It never ceases to amaze me, that I'm still able to watch and enjoy ANH ad ESB, both are "timeless" films which provide such a realistic feel that each time I watch them it feels like "being there".
    I recently reread the old SW Cinefantastique issue from 1978, and there was one particular aspect John Dykstra highlighted: Other films with a 10,000 $ prop felt the need to somehow place it in the center image to cry for attention. With ANH even the more elaborate and extensive props remained in the background to enrich the realistic feel.
     
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  8. Jimba Fett

    Jimba Fett Rebelscum

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    I know that it was originally the adventures of Luke skywalker and while I agree with the importance of Luke's role in the original trilogy it was the addition of the prequel trilogy that made it into the story of Anakin Skywalker. It's open to interpretation of course as some choose to even believe that the prequels aren't relevant, shouldn't have existed in the first place and I for one can understand why.

    I agree with you on the realistic aspect of the OT.
     
  9. stencil

    stencil Rebel General

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    Books have been written on this subject, and I could write my own, so I will be as brief as possible and expand later if anyone wants to discuss. Many people have mentioned similar things.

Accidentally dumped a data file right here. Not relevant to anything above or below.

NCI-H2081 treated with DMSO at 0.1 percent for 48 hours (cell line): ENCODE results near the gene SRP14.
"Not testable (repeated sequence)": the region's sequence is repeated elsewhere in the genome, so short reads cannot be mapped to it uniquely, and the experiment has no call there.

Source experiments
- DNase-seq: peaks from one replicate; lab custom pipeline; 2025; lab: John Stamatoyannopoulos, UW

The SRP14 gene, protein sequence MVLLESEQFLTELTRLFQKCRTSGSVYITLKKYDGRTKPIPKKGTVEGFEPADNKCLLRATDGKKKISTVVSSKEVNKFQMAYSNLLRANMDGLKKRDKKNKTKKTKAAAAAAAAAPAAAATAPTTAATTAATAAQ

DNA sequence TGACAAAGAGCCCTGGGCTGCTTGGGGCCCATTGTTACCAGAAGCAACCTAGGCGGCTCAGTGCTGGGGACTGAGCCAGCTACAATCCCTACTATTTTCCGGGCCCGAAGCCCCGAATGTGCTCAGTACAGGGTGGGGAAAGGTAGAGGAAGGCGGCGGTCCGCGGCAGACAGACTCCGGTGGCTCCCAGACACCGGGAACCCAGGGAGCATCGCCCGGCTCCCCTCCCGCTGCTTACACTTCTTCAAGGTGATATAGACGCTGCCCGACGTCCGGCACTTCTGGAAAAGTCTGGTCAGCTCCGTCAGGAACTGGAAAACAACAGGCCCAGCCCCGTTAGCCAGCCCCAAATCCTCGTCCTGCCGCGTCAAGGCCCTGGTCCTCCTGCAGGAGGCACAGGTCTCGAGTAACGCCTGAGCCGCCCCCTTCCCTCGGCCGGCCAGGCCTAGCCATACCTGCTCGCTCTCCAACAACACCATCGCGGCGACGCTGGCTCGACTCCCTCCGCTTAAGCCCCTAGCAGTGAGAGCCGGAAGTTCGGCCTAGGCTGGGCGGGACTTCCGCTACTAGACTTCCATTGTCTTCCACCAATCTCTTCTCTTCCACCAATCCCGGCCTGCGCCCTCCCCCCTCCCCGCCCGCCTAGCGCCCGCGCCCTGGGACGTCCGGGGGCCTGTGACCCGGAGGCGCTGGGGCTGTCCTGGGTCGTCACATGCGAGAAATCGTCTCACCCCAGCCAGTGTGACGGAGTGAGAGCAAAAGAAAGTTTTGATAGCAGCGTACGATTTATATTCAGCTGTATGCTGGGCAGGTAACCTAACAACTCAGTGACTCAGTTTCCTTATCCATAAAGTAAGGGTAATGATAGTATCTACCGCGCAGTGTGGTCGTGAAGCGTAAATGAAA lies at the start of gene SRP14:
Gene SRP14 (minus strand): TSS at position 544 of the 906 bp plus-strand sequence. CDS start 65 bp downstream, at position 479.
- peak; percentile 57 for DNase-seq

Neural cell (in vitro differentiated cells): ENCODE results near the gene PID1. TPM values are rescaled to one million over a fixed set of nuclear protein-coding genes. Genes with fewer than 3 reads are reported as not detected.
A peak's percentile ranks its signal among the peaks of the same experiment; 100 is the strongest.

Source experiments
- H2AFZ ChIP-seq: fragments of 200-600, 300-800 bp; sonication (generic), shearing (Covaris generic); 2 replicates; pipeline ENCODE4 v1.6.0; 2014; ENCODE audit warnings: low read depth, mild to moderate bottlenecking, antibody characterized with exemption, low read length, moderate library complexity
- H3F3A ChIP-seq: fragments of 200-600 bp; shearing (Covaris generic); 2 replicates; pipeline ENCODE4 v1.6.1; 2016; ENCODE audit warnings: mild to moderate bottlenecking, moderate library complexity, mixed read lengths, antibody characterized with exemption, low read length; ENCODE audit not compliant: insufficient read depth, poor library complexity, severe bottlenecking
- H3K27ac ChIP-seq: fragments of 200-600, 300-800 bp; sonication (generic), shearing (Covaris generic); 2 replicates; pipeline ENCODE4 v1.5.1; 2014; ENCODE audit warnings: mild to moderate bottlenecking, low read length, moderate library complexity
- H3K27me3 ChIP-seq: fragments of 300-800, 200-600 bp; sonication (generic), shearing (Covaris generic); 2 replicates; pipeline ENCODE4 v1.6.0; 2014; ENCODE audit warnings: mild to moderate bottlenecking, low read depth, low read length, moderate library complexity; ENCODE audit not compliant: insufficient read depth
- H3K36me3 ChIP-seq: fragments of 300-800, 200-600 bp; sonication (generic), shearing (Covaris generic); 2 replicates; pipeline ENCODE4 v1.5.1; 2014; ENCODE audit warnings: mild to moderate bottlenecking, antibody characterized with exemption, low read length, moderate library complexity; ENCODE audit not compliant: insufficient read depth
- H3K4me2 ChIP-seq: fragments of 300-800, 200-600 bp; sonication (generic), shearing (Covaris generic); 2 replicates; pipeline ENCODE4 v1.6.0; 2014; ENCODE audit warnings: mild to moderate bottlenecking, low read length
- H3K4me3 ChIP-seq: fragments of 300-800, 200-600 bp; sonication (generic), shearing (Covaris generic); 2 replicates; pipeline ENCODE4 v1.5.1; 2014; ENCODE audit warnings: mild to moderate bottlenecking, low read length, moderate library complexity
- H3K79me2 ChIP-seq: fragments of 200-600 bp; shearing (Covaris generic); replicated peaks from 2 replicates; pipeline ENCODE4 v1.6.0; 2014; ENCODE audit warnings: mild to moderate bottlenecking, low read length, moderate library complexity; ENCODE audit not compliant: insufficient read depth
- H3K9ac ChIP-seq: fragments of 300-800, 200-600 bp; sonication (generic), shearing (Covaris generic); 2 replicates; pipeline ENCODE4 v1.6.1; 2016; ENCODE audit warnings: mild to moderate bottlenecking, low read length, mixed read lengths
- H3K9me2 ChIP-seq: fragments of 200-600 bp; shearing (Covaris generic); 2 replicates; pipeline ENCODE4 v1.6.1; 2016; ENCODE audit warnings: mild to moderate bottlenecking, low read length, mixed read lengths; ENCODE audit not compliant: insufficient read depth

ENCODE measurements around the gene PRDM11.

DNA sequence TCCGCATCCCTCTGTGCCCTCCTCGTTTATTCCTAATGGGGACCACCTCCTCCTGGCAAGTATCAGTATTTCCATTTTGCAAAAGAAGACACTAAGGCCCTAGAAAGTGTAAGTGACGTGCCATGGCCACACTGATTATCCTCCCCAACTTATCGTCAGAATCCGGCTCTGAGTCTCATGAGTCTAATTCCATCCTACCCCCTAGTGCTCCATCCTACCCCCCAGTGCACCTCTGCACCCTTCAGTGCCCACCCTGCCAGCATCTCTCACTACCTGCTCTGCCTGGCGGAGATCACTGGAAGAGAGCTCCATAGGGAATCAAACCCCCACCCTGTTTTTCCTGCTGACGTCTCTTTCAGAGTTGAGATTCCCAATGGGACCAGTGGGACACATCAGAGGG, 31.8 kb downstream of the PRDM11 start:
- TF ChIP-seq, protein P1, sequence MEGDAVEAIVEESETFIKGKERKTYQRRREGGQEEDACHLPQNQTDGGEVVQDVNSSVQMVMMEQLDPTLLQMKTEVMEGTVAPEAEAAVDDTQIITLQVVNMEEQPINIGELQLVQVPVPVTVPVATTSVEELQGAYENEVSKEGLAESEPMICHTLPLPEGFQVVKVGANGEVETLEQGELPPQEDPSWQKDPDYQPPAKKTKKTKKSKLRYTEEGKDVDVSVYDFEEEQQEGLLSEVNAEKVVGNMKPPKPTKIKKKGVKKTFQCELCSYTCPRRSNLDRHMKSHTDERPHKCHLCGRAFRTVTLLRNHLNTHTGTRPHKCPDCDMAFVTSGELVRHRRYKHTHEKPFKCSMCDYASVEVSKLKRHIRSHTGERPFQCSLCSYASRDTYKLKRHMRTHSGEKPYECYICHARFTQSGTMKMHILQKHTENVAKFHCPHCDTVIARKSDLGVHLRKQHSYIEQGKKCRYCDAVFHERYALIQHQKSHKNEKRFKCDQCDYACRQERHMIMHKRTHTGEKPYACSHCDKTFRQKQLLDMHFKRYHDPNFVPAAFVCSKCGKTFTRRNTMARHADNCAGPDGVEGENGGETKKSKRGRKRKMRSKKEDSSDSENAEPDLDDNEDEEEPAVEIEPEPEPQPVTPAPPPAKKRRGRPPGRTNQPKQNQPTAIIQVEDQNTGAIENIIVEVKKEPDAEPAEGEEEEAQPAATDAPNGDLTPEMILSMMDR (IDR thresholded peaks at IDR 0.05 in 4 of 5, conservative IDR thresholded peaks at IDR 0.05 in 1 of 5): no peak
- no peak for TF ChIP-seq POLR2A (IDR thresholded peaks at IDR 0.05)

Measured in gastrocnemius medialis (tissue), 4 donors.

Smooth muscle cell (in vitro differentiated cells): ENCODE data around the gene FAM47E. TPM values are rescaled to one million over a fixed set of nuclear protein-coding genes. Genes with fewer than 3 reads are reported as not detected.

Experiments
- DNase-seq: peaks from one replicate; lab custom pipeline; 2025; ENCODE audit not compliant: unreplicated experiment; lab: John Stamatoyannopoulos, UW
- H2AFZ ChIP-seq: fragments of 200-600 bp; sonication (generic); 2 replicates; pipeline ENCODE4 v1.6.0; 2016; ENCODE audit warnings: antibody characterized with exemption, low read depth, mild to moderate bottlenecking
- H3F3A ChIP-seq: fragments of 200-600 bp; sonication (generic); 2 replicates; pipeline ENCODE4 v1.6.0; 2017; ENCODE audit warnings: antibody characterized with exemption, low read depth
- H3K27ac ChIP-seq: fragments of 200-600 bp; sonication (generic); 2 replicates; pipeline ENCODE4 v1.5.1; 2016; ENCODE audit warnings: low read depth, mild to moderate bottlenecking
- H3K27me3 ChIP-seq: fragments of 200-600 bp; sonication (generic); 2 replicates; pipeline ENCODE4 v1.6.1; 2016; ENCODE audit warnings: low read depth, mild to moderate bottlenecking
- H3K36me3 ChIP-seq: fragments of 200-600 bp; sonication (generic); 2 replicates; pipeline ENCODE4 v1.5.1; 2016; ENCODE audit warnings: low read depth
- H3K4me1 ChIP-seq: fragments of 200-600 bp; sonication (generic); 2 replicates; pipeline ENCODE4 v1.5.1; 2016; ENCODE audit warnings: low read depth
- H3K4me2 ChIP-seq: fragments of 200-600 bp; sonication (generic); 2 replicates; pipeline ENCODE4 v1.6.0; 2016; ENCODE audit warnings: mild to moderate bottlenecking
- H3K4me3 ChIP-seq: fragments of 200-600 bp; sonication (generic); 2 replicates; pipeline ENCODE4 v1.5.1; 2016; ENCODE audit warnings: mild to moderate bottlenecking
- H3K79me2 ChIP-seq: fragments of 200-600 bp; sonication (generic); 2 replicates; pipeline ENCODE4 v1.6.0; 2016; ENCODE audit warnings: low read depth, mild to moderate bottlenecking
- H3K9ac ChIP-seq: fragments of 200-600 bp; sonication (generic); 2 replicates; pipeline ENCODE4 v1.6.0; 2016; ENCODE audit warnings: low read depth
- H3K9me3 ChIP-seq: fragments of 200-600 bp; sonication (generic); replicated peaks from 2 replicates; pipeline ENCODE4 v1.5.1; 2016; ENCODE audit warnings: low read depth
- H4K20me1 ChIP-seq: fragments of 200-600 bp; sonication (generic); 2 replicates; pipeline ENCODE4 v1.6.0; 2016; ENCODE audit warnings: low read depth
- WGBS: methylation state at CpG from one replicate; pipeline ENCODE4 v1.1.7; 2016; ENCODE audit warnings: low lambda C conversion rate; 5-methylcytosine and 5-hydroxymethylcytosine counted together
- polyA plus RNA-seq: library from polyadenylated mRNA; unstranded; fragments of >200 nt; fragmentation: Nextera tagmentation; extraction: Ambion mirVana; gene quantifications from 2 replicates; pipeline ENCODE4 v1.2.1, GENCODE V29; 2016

What makes Star Wars magic?

    1) The purity of the story - Good vs. Evil, Joseph Campbell and all that. The simplicity appeals to kids and to adults of a certain type. I love the purity of the plot.
    2) The sheer imagination - Not just the genius of George, but in the original trilogy there were so many talented, creative people who were just allowed to go nuts. Ralph McQuarrie and Lawrence Kasdan especially, but effects people, costume designers, set designers just seem to have been given permission to do things that hadn't been done before. It created a wonderful creative mess that felt like real life, not just the product of one mind.